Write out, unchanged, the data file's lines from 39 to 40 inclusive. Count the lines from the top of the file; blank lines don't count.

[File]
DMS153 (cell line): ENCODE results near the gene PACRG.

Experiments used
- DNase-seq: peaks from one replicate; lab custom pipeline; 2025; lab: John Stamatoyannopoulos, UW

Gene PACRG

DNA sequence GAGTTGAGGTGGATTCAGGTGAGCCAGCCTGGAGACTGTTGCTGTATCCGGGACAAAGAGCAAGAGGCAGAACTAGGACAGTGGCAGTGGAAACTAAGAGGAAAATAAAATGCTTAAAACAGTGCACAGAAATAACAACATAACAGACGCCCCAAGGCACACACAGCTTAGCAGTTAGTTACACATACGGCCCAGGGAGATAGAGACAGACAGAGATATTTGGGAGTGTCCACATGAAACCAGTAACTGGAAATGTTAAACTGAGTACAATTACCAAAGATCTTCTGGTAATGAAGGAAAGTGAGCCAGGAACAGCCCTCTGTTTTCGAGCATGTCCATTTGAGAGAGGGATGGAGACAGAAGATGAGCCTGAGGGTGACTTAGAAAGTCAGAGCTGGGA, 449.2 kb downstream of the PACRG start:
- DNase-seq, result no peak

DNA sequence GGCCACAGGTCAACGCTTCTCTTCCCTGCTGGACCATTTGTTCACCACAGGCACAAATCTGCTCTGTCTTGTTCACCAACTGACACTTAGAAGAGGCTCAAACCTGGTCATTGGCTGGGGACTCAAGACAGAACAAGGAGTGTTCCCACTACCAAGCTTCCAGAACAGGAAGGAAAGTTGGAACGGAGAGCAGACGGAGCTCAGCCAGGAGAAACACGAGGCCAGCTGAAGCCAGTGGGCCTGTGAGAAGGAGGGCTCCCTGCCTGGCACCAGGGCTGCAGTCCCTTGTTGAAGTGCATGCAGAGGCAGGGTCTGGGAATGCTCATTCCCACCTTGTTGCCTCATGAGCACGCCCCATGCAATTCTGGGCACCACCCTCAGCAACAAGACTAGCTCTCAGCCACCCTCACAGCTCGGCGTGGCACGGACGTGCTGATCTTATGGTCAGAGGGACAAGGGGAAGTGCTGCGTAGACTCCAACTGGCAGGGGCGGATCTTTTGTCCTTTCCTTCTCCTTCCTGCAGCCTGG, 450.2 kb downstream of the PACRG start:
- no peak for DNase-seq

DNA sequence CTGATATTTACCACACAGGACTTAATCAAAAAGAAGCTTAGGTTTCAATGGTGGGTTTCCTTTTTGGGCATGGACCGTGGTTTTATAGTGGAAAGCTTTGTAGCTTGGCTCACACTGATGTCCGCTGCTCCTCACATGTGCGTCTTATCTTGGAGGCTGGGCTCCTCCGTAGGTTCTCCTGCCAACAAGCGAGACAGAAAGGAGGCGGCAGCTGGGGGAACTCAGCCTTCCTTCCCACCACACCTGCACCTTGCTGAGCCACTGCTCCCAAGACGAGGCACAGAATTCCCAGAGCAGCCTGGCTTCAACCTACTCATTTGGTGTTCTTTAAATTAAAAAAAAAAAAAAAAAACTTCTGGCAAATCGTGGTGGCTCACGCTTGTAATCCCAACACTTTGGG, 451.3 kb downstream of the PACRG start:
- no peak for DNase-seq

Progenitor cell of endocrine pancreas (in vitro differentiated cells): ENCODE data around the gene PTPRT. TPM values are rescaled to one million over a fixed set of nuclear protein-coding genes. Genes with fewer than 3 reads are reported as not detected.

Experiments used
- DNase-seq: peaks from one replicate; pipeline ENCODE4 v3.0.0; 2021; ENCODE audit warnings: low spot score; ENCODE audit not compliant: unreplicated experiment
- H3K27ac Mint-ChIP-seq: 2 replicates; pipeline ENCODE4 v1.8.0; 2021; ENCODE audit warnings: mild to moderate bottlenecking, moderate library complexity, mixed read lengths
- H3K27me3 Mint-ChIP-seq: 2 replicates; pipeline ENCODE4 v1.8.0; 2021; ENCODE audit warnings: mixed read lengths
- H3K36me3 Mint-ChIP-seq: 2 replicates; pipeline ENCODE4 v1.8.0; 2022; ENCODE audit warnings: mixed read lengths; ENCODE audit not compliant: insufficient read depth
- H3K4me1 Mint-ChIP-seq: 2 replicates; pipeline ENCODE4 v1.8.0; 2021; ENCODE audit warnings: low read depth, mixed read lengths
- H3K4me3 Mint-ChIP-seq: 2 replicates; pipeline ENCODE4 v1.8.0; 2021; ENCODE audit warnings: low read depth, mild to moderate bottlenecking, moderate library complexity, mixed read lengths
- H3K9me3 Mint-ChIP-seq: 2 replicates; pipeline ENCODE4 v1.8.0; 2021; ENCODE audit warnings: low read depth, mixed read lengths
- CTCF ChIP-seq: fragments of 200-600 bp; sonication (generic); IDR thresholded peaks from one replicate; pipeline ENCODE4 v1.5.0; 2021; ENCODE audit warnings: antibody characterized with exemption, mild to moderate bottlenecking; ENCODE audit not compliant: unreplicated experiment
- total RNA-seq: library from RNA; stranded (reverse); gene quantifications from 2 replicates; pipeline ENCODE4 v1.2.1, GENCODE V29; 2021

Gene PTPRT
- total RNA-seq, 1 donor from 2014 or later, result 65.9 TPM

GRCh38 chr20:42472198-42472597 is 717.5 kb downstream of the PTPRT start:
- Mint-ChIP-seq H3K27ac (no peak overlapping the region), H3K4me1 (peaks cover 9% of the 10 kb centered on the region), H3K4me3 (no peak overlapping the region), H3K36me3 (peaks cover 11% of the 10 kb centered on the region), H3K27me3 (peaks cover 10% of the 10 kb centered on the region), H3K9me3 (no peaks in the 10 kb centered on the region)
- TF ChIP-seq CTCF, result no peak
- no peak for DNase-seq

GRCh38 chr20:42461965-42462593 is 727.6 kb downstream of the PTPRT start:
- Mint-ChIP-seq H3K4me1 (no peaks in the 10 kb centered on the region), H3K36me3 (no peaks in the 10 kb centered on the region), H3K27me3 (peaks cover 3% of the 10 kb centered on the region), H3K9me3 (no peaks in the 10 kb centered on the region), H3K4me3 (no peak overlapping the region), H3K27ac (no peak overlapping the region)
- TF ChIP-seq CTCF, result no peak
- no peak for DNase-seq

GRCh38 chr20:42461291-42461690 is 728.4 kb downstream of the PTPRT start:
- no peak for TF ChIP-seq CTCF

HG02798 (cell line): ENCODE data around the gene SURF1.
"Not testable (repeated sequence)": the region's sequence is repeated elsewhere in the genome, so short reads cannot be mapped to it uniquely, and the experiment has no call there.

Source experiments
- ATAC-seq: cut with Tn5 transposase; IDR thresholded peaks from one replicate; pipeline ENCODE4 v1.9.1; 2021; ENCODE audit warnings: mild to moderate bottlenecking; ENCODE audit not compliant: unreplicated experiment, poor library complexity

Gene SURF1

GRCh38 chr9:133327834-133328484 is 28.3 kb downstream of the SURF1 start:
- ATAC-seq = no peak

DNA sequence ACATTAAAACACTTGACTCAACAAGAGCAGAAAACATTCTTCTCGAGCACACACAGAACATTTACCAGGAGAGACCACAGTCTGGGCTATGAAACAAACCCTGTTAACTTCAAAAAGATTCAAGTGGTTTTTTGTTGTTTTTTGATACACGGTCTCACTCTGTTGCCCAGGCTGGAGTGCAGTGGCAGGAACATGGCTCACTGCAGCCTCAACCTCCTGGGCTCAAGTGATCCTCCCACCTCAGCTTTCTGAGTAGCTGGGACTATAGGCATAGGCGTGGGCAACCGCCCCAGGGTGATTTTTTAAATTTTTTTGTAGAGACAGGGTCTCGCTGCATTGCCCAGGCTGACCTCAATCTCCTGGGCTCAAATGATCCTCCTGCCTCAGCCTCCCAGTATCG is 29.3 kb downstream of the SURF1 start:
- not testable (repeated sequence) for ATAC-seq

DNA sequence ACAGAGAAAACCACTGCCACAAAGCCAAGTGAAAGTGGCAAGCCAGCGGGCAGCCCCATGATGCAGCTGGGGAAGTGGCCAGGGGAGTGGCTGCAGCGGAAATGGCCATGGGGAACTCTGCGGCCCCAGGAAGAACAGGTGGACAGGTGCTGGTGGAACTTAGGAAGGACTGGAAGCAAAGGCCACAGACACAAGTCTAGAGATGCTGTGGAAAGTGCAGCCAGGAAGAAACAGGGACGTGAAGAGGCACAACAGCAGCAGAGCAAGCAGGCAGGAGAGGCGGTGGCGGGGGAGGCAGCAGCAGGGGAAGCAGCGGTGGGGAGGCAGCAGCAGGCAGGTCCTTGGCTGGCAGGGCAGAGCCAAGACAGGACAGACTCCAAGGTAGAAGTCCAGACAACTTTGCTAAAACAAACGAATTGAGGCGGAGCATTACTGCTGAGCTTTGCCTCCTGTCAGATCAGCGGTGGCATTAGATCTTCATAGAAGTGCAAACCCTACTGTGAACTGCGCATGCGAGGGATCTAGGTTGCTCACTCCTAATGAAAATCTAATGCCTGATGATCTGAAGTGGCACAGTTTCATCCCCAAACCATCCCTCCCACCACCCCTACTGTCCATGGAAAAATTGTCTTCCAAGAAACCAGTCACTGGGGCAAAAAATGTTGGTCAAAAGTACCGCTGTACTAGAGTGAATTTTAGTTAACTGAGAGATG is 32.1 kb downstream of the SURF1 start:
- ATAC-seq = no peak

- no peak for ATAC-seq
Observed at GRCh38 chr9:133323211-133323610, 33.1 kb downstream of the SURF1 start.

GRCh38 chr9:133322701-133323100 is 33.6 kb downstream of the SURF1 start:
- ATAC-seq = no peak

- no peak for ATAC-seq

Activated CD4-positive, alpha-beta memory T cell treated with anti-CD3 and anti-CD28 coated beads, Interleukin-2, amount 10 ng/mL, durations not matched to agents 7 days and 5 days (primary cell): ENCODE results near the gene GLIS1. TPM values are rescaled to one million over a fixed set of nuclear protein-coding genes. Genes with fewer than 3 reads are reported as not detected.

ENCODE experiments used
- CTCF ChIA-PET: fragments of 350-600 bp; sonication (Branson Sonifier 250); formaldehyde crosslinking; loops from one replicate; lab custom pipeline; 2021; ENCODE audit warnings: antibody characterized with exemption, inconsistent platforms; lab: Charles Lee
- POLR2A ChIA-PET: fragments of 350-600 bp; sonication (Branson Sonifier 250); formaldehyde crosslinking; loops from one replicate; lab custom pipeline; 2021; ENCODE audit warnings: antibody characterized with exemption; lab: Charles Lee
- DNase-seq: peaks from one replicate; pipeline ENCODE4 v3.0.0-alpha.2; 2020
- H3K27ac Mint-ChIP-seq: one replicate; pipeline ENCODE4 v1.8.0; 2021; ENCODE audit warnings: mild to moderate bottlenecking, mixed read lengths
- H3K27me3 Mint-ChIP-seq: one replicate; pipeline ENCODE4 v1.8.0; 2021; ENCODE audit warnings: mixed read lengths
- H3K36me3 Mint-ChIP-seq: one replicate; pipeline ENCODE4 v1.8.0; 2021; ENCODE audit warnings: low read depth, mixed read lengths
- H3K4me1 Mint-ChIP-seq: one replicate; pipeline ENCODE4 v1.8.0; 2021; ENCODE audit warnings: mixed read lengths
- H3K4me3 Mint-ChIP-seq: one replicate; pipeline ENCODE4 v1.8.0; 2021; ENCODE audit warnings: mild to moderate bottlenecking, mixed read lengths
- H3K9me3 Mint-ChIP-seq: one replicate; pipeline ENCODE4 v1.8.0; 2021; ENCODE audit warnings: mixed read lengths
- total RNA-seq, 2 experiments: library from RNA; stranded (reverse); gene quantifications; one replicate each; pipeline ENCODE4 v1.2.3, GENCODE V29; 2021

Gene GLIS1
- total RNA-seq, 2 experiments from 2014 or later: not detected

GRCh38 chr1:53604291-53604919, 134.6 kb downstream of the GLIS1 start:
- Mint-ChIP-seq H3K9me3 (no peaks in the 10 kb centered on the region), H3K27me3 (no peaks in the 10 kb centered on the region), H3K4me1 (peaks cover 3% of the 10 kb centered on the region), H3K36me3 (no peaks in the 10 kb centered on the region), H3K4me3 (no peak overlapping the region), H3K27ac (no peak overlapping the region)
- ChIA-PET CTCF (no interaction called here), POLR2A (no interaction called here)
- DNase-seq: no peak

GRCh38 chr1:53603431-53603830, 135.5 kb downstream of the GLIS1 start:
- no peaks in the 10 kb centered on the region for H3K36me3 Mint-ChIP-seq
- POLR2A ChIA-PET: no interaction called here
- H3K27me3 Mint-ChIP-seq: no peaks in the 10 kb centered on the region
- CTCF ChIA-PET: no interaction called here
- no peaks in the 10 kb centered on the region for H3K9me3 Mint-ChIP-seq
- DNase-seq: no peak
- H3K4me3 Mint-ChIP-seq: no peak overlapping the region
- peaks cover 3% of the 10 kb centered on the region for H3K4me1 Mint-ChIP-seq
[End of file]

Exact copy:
GRCh38 chr9:133327834-133328484 is 28.3 kb downstream of the SURF1 start:
- ATAC-seq = no peak